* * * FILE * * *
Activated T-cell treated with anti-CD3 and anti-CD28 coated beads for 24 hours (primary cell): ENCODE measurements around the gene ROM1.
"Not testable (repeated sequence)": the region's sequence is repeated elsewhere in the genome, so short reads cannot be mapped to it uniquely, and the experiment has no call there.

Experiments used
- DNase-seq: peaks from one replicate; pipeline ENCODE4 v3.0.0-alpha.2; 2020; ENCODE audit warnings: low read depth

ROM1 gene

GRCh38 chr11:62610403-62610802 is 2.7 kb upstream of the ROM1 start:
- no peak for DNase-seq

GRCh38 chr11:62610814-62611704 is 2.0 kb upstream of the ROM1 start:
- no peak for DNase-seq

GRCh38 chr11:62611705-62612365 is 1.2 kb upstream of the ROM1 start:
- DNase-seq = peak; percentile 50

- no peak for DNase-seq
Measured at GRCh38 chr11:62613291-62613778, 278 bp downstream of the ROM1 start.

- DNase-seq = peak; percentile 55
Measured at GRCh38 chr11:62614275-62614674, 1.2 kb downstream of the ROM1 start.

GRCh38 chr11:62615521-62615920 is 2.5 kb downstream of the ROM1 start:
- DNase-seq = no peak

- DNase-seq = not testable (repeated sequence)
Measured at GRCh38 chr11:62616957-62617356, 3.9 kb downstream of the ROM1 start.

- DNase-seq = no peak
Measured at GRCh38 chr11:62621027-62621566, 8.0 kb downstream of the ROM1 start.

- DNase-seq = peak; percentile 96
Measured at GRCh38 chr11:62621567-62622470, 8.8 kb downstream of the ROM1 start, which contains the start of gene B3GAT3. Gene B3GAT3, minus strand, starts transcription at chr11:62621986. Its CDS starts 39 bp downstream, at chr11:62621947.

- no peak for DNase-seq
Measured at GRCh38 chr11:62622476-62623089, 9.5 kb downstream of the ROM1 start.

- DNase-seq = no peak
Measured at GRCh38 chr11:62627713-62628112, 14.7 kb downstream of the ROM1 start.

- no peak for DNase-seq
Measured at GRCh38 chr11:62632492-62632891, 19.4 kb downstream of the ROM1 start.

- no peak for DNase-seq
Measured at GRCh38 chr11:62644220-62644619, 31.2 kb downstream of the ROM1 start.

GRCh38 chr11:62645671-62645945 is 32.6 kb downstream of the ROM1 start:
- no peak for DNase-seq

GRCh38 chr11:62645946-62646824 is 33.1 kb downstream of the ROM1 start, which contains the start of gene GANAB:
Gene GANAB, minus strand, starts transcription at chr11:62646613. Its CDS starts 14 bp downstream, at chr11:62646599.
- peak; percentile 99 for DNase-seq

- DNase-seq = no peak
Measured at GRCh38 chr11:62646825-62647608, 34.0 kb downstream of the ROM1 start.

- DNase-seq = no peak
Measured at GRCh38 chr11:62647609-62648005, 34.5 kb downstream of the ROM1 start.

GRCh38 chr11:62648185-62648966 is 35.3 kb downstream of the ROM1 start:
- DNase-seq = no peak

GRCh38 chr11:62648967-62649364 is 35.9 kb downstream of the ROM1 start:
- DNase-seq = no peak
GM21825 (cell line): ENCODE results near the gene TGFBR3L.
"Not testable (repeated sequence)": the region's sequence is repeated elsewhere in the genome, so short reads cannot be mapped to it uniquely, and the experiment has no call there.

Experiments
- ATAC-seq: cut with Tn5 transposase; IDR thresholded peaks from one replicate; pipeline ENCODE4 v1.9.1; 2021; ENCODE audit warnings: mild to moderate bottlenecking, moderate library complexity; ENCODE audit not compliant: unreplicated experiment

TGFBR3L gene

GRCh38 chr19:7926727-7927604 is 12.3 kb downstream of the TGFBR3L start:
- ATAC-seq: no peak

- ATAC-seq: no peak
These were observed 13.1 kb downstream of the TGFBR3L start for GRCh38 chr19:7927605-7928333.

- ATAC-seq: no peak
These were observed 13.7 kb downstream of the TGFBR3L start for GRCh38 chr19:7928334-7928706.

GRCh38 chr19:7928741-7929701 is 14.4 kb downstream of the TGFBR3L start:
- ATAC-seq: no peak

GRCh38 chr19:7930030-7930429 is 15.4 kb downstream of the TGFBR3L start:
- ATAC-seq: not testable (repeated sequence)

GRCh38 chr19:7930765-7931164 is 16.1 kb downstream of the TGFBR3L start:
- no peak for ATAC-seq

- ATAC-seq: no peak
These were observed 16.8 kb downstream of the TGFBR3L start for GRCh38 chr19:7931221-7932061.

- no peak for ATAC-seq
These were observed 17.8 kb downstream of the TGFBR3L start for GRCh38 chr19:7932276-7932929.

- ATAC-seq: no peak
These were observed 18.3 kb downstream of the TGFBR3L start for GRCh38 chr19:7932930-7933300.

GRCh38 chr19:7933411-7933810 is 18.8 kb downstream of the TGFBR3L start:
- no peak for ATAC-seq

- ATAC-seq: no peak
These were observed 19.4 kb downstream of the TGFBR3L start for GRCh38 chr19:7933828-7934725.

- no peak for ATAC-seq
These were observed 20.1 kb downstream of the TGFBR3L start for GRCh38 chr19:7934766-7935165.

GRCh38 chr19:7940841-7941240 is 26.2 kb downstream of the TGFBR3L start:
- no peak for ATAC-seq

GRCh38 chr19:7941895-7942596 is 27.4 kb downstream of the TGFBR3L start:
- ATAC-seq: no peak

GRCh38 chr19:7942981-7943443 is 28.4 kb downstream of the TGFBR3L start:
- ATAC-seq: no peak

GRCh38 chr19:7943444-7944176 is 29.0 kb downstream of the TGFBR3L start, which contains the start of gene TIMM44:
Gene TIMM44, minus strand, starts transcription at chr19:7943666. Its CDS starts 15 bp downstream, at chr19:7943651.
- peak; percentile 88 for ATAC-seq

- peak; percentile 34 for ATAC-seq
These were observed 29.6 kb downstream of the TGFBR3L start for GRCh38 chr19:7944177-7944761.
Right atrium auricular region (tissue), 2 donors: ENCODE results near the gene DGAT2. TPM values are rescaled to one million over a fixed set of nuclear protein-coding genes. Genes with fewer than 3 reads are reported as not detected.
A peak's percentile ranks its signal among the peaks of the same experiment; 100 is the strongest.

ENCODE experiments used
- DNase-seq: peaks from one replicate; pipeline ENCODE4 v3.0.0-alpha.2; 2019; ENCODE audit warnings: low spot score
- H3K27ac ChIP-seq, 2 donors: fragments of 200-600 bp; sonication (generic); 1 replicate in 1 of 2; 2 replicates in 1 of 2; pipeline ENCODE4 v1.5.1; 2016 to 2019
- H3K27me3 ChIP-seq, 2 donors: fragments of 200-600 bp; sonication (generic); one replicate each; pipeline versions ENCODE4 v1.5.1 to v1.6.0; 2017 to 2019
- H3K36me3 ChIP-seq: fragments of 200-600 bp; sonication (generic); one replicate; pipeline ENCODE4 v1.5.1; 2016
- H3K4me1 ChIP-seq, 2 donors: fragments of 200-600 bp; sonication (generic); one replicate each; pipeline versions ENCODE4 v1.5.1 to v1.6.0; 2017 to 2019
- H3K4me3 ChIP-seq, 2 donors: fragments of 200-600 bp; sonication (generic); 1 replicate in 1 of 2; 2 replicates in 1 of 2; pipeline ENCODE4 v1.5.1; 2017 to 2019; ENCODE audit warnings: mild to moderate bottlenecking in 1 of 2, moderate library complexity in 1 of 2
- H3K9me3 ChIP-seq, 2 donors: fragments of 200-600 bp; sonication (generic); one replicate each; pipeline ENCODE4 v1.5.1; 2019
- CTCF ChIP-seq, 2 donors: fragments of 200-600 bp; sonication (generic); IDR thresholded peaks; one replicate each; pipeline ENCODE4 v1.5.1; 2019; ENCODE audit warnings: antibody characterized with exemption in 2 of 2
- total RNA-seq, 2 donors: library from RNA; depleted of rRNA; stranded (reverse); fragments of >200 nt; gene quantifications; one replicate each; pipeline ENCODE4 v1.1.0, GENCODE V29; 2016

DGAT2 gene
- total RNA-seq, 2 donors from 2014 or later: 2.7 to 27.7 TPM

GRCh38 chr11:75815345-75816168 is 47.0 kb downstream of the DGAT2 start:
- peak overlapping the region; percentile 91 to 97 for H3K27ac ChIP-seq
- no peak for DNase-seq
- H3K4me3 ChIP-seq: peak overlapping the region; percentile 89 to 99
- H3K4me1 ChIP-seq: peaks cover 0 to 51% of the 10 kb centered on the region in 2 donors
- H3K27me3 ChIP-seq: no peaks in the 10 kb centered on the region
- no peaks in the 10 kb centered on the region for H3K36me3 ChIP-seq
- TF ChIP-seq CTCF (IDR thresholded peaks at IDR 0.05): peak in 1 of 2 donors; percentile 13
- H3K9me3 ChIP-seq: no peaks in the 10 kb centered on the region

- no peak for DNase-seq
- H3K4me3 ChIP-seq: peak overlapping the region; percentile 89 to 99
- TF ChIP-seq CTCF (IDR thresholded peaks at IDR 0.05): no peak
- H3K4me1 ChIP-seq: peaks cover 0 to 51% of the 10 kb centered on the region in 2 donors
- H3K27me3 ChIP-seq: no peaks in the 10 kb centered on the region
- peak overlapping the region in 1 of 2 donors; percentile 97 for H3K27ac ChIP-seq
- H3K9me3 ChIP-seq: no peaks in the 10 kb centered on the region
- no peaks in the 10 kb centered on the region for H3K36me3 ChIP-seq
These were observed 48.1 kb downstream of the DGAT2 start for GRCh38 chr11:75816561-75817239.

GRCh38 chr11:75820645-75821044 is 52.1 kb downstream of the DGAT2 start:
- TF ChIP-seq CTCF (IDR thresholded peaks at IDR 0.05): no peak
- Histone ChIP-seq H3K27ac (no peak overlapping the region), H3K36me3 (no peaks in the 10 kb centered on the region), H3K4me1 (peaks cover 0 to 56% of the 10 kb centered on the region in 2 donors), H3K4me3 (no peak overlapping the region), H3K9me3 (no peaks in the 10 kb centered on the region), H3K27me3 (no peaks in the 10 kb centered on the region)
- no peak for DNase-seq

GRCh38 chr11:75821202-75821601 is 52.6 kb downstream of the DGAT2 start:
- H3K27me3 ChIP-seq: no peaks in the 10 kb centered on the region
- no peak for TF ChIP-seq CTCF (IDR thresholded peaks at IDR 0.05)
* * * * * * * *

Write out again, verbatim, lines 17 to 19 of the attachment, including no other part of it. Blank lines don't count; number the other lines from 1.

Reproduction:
- DNase-seq = no peak

- DNase-seq = not testable (repeated sequence)
Measured at GRCh38 chr11:62616957-62617356, 3.9 kb downstream of the ROM1 start.